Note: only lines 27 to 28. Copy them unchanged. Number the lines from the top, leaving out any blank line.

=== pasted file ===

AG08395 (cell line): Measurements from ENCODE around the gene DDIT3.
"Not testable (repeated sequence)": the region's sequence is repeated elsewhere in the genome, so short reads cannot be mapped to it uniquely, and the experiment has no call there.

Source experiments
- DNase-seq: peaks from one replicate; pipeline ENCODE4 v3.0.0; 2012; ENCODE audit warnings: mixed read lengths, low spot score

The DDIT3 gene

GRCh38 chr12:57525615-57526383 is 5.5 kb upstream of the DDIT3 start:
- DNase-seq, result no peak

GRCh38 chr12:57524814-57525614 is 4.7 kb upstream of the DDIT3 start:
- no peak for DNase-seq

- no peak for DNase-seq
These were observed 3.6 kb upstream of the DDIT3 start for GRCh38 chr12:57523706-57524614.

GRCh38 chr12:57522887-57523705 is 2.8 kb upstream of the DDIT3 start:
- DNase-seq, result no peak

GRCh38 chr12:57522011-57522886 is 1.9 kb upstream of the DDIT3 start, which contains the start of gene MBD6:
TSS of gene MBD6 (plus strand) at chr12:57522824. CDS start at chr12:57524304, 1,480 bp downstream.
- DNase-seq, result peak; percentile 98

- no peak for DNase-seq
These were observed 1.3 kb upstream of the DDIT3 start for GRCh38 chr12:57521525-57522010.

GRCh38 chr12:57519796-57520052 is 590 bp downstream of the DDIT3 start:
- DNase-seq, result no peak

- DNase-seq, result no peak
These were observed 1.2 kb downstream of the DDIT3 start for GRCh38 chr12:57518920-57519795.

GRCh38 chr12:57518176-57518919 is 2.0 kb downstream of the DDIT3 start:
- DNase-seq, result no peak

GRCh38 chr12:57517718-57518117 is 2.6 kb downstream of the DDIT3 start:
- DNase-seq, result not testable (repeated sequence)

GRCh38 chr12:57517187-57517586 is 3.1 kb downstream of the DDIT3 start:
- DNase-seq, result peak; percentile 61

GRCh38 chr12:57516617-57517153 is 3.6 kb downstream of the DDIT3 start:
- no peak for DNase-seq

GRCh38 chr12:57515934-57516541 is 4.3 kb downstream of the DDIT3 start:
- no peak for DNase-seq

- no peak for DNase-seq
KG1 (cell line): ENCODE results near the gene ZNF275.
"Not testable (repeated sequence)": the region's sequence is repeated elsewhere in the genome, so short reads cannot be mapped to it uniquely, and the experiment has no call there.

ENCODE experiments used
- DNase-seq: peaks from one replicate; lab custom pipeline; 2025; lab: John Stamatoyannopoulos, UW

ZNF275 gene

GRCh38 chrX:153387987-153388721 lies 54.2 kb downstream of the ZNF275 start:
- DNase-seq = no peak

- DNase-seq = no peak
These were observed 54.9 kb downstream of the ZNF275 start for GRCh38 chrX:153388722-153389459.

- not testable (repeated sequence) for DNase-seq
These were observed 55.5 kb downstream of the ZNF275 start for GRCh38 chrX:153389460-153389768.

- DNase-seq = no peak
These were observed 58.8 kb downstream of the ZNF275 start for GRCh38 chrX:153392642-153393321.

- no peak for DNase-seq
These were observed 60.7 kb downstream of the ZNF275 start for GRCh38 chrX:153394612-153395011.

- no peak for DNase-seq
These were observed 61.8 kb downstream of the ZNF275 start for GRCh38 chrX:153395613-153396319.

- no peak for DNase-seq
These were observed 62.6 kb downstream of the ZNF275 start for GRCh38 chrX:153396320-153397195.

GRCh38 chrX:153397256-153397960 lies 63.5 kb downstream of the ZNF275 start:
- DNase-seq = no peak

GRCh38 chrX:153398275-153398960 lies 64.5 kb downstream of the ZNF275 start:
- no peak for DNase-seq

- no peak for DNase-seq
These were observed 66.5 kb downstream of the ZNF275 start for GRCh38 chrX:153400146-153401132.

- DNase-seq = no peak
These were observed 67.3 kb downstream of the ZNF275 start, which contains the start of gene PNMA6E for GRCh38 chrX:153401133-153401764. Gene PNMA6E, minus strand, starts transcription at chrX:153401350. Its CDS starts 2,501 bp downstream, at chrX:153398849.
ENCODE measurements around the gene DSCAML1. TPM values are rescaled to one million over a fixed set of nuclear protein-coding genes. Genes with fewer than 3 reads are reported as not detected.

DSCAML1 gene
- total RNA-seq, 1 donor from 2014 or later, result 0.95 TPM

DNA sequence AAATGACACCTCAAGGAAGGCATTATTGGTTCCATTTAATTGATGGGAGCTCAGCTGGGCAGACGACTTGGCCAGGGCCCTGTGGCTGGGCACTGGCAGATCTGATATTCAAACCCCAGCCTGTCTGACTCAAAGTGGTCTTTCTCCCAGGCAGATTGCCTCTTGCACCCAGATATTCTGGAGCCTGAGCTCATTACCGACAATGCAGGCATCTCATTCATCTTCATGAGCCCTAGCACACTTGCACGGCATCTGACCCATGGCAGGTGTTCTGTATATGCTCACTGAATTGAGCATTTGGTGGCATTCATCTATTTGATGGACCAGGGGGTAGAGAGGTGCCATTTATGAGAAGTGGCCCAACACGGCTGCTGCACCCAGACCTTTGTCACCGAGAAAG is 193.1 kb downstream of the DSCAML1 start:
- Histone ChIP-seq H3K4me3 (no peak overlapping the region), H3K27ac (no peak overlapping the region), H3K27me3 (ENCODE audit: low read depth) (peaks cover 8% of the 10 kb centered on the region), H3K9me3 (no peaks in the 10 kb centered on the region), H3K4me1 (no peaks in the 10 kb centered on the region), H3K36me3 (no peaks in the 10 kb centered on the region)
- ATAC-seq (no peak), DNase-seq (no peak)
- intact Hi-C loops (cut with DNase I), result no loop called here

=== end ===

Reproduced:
GRCh38 chr12:57517187-57517586 is 3.1 kb downstream of the DDIT3 start:
- DNase-seq, result peak; percentile 61